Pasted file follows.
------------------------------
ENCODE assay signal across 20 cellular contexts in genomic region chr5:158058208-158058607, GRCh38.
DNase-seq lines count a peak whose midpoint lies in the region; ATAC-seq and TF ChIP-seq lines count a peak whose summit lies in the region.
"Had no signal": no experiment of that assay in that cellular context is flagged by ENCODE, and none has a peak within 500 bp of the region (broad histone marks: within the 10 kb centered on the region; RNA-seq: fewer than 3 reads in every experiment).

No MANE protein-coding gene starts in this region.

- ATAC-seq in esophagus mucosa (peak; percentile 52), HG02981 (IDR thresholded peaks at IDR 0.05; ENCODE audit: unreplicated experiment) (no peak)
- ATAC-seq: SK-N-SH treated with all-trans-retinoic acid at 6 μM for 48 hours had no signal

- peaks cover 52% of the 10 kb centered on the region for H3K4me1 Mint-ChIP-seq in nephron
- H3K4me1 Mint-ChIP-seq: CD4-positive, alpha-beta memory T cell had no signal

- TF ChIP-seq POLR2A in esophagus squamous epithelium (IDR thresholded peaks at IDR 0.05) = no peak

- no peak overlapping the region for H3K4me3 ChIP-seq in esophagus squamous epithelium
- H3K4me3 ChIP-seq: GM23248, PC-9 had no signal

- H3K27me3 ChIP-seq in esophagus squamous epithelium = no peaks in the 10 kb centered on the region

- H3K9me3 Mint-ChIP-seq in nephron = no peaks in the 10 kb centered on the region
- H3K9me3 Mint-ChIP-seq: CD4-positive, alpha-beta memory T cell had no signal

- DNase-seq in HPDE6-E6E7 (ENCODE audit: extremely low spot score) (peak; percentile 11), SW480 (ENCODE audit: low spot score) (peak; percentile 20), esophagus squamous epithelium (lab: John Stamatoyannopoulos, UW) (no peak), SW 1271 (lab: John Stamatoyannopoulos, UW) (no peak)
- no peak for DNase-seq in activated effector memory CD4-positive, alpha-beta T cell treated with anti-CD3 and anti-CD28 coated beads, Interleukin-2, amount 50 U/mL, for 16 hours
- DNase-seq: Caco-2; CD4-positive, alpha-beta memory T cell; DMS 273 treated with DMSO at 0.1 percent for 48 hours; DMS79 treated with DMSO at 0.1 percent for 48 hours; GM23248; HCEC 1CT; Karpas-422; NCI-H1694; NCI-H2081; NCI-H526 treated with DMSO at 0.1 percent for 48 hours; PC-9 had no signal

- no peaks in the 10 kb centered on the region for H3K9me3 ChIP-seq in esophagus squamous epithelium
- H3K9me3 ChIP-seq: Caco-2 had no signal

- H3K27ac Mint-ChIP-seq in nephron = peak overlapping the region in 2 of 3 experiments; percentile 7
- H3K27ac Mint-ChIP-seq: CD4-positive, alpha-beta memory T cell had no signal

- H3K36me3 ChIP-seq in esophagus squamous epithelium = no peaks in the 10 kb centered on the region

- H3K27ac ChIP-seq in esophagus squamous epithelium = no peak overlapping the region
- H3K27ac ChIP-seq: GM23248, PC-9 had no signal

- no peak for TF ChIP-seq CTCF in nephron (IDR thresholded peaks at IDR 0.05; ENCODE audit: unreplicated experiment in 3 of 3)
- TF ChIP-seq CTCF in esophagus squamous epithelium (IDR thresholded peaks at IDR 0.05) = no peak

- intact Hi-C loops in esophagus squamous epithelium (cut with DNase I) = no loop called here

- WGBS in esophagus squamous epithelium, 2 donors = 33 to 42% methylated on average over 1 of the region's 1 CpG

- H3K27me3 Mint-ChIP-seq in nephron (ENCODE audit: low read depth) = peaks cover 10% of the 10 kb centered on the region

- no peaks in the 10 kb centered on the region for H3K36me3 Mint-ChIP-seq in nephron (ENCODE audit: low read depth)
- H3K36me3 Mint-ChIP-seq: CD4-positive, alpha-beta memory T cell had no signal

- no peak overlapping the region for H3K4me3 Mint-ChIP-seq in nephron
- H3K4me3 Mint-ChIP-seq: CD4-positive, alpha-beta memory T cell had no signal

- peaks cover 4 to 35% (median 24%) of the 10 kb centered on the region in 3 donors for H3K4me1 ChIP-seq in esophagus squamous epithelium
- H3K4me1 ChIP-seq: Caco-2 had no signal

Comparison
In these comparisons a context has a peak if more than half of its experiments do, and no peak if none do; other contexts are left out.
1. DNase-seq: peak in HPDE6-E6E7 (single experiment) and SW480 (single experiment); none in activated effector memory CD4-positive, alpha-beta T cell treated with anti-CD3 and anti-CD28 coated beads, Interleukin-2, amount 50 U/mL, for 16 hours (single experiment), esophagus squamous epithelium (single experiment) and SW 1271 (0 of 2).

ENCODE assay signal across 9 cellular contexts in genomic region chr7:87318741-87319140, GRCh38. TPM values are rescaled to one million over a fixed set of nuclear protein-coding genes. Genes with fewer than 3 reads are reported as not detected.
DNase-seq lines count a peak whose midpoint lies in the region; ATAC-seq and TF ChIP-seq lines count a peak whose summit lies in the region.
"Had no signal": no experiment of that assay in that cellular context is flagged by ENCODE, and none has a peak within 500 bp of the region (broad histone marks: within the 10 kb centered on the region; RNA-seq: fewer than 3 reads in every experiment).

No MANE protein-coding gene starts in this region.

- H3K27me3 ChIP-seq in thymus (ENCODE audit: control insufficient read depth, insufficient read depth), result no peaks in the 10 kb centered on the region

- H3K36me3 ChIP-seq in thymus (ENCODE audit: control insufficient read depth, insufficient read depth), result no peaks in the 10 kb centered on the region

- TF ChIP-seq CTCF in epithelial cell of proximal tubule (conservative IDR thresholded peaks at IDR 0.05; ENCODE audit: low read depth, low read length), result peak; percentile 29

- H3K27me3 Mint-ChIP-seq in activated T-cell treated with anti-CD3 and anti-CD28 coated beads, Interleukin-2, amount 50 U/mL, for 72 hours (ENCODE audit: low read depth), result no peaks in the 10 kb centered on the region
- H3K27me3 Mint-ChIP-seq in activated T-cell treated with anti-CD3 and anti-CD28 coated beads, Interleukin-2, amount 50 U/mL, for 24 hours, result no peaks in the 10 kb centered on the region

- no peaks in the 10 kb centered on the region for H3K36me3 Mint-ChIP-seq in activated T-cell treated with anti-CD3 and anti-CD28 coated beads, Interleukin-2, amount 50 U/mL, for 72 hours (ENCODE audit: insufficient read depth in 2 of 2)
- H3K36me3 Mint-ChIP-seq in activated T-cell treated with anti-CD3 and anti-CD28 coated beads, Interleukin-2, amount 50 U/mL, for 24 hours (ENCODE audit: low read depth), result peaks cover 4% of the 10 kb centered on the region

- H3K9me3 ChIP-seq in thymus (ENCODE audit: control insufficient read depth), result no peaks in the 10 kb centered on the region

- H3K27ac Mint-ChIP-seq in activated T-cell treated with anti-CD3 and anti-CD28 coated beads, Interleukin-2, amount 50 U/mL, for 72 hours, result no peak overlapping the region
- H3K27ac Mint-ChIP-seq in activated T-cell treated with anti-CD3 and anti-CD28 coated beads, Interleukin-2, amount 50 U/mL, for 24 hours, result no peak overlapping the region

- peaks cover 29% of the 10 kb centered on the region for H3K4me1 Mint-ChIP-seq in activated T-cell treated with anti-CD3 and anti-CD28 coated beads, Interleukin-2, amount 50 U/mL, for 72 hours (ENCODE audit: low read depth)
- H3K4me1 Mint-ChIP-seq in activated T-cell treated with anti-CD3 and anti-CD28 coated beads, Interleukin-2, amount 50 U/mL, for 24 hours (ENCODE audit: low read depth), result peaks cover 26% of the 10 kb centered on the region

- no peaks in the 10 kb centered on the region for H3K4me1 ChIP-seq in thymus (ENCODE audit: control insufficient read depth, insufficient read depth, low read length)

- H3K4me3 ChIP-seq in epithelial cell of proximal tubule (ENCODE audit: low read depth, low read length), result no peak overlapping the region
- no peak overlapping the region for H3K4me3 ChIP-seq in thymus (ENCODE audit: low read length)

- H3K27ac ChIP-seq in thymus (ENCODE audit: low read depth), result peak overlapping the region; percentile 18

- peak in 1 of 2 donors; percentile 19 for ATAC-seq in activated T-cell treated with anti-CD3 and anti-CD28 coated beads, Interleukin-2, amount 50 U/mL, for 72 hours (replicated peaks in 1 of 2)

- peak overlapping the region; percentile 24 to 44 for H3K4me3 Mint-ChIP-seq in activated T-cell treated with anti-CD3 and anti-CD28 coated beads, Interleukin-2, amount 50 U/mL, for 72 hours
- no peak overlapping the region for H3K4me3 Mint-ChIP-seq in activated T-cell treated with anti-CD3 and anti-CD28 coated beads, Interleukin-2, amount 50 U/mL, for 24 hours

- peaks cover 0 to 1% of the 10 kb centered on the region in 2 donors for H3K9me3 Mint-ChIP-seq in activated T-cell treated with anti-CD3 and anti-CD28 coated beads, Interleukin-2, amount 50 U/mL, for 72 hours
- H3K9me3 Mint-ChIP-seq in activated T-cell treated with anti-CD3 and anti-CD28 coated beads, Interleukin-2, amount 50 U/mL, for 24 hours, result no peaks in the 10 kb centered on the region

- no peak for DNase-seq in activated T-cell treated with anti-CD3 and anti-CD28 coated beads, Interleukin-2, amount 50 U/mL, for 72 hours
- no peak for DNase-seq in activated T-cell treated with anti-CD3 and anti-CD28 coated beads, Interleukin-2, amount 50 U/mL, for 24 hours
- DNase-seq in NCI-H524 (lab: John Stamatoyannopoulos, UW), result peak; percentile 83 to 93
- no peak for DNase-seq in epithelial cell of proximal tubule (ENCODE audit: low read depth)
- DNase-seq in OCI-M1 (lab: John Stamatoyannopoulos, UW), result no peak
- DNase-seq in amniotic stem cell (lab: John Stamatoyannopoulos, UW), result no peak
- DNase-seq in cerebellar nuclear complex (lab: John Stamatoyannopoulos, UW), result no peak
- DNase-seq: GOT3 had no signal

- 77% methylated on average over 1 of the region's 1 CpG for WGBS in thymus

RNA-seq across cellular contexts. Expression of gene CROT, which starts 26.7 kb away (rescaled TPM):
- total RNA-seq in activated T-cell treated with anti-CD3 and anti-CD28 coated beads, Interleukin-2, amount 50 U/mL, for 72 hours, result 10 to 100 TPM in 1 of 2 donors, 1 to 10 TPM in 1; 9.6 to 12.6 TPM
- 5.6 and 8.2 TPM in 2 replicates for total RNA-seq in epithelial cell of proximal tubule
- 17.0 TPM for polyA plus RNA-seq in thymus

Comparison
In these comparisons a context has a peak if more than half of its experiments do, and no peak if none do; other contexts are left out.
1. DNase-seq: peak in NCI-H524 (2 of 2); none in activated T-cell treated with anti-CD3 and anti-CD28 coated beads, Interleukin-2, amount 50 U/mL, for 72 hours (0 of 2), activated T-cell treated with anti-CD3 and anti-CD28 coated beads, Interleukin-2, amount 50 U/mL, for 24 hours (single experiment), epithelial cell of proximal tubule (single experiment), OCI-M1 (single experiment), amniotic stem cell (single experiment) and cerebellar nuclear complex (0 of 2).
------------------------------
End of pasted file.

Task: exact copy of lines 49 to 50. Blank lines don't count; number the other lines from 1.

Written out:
- H3K36me3 Mint-ChIP-seq in activated T-cell treated with anti-CD3 and anti-CD28 coated beads, Interleukin-2, amount 50 U/mL, for 24 hours (ENCODE audit: low read depth), result peaks cover 4% of the 10 kb centered on the region

- H3K9me3 ChIP-seq in thymus (ENCODE audit: control insufficient read depth), result no peaks in the 10 kb centered on the region